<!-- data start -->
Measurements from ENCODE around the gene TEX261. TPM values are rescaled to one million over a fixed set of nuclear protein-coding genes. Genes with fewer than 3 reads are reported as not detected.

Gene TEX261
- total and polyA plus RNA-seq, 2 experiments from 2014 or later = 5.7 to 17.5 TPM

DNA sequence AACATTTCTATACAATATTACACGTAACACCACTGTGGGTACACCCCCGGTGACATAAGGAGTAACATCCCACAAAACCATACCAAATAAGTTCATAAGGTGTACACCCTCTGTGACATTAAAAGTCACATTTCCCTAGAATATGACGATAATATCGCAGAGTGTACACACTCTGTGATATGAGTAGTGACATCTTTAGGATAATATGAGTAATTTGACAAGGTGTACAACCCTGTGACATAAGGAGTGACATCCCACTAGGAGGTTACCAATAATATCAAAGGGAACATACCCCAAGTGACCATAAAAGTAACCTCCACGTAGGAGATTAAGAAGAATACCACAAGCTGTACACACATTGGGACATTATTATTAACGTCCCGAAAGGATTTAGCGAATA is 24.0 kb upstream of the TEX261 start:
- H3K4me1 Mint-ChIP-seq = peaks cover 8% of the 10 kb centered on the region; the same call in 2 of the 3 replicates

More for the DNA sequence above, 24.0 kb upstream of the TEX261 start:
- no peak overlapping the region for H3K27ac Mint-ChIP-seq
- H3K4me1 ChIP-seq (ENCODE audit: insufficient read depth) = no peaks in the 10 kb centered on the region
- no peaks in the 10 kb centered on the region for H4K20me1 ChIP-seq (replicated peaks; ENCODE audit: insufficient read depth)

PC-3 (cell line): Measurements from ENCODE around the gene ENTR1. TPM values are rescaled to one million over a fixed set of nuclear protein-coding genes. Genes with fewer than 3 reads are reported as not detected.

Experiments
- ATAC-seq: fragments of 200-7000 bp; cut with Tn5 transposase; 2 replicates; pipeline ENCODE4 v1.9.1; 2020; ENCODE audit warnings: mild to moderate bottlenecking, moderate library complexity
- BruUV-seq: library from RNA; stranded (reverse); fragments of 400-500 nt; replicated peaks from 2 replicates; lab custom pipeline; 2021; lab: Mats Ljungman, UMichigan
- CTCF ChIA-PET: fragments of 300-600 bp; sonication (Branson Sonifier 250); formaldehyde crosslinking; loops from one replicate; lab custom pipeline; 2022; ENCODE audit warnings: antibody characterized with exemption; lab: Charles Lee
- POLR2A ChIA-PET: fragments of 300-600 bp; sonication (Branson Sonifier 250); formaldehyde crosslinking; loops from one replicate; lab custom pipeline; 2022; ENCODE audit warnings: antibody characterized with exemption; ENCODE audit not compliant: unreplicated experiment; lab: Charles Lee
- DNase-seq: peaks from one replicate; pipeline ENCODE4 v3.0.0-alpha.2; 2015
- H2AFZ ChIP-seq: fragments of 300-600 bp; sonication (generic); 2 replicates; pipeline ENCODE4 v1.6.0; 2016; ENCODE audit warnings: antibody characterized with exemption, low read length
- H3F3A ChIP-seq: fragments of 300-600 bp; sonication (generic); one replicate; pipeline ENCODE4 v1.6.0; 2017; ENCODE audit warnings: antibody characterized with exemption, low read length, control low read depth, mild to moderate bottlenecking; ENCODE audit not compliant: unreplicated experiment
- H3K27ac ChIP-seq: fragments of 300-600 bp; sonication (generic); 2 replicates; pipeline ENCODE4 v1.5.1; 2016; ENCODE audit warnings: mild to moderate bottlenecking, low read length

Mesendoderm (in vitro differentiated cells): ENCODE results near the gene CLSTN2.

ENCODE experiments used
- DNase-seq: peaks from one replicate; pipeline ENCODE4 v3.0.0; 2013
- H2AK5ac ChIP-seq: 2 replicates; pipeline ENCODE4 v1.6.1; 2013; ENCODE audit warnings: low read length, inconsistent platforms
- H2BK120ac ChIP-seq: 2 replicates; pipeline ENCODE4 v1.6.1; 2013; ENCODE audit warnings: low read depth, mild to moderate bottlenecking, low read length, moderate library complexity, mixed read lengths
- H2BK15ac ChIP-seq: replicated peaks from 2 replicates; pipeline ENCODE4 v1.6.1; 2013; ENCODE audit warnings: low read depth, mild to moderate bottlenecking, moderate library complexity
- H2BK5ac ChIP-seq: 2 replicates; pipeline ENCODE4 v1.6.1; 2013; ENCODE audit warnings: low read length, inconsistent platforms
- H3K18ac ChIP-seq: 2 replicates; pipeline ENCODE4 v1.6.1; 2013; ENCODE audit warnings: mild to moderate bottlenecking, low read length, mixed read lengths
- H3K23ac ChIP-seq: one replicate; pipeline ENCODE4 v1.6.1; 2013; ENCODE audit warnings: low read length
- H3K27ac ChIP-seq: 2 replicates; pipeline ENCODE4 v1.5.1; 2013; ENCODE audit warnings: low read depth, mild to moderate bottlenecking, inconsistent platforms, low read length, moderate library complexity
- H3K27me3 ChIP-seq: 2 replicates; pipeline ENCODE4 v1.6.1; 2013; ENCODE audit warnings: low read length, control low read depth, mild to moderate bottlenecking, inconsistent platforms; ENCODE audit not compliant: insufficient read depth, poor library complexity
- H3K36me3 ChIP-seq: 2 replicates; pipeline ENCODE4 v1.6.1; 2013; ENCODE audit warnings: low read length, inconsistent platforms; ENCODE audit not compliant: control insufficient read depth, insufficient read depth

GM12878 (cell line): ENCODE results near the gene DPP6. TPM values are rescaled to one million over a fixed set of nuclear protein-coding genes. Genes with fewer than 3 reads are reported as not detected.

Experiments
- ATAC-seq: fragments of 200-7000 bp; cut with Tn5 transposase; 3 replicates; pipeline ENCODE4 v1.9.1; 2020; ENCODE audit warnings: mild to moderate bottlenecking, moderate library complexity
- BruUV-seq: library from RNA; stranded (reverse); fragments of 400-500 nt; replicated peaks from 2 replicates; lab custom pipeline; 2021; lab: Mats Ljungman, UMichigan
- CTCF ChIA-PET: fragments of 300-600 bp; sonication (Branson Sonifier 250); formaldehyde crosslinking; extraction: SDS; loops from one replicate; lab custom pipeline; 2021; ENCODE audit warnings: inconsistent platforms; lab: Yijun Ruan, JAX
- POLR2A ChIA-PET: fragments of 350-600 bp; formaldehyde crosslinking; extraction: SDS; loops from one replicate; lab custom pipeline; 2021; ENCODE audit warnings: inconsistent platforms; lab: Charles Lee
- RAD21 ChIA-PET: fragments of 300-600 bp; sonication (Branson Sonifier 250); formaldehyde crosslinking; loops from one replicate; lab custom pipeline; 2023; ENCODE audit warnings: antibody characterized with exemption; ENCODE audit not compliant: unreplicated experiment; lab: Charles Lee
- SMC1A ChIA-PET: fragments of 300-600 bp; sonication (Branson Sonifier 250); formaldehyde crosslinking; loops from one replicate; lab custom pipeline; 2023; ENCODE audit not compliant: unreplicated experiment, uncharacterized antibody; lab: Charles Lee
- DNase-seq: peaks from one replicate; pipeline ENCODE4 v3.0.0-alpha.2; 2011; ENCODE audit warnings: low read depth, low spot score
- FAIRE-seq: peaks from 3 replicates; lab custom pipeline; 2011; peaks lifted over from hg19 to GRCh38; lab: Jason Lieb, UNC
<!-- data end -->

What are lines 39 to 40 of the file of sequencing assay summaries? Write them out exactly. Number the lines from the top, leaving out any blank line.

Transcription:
- SMC1A ChIA-PET: fragments of 300-600 bp; sonication (Branson Sonifier 250); formaldehyde crosslinking; loops from one replicate; lab custom pipeline; 2023; ENCODE audit not compliant: unreplicated experiment, uncharacterized antibody; lab: Charles Lee
- DNase-seq: peaks from one replicate; pipeline ENCODE4 v3.0.0-alpha.2; 2011; ENCODE audit warnings: low read depth, low spot score